Toward a unified theory—an important four-page letter, highlighted by the famous Einstein field equations from his 1915 General Theory of Relativity: "Rik - ½gikR = - ?Tik"
Important ALS in German, signed “A. Einstein,” four pages, 7 x 9, December 24, 1933. Lengthy handwritten letter to Dr. Ludwik Silberstein, opening with an apology for the mistake in his last letter before offering thoughts on field theories, his ideas of how matter must be represented in them, and how the matter equations of motion must follow from the field equations. Most importantly, the letter contains the famous gravitational field equations in Einstein's own hand—the only known privately held example.
In part (translated): "I ask you to please be so kind as to pardon my mistake. It is thus true that there is a static solution with only two point singularities. What does this mean for the general theory? First of all, it is clear that the general foundation of the theory in the following sense involves the correct law of motion. The equivalence principle shows that when a mass describes a straight line (four-dimensionally) in field-free space in relation to a coordinate system for which the gμv are constant, something that is generally to be expressed in covariant form as movement in a geodesic line, this must also be the law of motion in the general field (geodesic line), in the event that only the first derivatives of the gμv of the external field enter into the law of motion.—
This is naturally not sufficient to provide a foundation for the law of motion. First, it is questionable whether the theory supplies the law of inertia for the field-free space; second, it is questionable whether only the first derivatives of the gμv of the external field (this last concept is difficult to grasp precisely) enter into the law of motion. A strong theory would undoubtedly have to proceed as follows: In a pure gravitational field there are no masses. Singularities are to be excluded in a field theory as a matter of principle, for when the kind of singularity is not specially determined (something that would be arbitrary and ugly in a general theory), the singularity signifies a place of lawlessness or arbitrary boundary conditions on the surface of a world-tube excluding the singularity.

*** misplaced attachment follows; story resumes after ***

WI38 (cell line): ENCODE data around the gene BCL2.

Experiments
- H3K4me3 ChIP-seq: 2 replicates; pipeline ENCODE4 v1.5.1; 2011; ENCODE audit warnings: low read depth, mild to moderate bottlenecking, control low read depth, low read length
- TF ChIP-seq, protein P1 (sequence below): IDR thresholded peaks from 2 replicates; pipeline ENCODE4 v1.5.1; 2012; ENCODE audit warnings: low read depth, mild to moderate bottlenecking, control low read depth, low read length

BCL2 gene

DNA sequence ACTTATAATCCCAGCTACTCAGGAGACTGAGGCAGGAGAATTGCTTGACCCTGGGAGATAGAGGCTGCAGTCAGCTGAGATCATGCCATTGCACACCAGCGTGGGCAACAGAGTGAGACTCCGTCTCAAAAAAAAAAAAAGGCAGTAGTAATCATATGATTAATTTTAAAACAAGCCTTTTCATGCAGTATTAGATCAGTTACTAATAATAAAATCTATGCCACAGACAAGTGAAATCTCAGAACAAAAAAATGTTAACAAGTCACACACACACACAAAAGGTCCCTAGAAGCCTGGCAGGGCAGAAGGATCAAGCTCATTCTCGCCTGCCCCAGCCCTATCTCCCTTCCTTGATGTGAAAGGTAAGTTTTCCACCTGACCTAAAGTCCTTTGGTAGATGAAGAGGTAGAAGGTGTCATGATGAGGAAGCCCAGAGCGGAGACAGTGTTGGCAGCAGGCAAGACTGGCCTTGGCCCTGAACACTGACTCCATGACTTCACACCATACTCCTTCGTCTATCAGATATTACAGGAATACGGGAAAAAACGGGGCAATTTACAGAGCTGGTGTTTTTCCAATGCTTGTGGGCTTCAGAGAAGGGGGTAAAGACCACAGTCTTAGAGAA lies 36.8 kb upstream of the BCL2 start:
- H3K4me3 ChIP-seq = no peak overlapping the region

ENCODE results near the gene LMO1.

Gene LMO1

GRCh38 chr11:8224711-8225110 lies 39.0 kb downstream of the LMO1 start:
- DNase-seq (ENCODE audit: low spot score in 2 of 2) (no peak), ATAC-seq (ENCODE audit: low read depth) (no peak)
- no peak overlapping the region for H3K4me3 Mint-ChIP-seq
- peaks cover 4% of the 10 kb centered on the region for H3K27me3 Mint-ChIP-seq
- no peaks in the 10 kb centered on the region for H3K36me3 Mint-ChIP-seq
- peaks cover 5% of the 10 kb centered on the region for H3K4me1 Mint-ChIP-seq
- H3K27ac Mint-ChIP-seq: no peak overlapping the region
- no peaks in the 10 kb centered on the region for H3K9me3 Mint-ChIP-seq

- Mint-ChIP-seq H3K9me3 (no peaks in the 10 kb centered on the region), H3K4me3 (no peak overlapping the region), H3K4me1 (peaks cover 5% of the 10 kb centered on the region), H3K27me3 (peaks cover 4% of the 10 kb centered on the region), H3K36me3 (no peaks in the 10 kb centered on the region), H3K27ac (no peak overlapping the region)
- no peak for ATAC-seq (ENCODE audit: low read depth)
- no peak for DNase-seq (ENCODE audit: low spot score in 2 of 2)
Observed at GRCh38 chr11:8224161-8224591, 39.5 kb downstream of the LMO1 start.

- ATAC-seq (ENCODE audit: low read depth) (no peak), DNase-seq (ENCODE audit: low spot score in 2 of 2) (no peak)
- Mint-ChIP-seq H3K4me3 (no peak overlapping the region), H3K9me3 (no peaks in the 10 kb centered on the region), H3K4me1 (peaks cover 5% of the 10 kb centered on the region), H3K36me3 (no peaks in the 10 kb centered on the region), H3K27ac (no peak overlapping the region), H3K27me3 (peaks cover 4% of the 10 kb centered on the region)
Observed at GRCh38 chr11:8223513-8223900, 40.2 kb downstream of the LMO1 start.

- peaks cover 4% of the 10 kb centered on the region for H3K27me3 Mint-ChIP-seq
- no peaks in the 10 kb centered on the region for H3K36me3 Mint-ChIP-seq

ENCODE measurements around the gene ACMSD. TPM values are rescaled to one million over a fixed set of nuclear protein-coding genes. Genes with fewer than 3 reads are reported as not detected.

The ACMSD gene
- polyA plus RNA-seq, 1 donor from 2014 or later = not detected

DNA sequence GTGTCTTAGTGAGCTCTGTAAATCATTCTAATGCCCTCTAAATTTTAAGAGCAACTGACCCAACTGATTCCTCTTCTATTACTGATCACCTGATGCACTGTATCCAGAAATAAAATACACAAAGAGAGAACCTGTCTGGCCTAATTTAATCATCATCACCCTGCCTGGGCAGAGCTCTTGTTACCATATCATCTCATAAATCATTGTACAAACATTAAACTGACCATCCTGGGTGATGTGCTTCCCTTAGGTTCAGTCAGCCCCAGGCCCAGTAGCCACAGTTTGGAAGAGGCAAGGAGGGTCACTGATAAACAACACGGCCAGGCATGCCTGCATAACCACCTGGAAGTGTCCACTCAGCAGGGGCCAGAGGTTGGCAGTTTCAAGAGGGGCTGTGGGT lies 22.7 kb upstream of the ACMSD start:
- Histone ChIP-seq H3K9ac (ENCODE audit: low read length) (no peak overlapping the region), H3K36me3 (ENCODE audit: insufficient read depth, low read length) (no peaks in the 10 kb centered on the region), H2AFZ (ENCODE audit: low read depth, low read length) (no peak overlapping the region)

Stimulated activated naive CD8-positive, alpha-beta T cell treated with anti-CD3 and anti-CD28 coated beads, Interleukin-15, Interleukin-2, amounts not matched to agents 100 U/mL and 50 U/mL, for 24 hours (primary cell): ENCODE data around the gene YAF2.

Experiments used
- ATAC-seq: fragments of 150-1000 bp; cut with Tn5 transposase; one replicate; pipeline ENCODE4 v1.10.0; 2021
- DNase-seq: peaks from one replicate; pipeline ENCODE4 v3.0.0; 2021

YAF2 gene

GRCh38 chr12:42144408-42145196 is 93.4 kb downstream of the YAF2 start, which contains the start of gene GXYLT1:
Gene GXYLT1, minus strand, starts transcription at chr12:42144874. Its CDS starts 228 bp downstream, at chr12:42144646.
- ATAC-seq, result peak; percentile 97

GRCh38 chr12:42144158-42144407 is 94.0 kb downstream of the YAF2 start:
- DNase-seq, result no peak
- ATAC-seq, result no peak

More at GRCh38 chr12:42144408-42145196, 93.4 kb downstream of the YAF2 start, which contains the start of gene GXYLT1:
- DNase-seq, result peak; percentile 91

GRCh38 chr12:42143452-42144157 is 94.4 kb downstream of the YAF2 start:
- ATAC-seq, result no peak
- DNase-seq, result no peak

In order to exclude singularities, the theory would have to be supplemented by means of those field variables that describe matter and among which the energy tensor Tik would have to be expressed in relation to matter. The gravitational equations then have the form Rik - ½gikR = - κTik.
However, up to now no such complete theory, one that describes matter in a way free from singularities, has successfully been proposed. Second, it is possible, while temporarily renouncing a physically deep theory of matter, to give a kind of phenomenological (hydrodynamic) theory of matter while using the concepts of density, pressure, velocity. In this way it is possible to complete the theory at least formally. As is well known, this leads to the correct equations of motion."
Finally, again considering Silberstein’s metric, Einstein offers a short calculation bringing into question the nature of the point mass singularities that Einstein had tentatively been willing to allow, concluding: "In any case, your investigation clearly shows how careful one must be in dealing with singularities, and how empty a field theory is that allows singularities without exactly determining their character." Silberstein notes the dates of receipt and reply at the top. In fine condition, with some minor creasing and a trivial stain below Einstein's signature.
Presenting his thoughts as to the requirements for a successful unified theory, Einstein states that the equations of motion must follow from the field equations; singularities are to be excluded; and, in a pure gravitational field, there are no masses. In explaining this last point in further detail, Einstein hand-writes what is generally accepted to be his greatest contribution to physics, and, perhaps, the greatest achievement of a single scientist, his gravitational field equations, the capstone of his 1915 General Theory of Relativity: Rik - ½gikR = - κTik. We know of no other example of a holographic version of these equations in private hands.
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From the collection of physicist Ludwik Siberstein.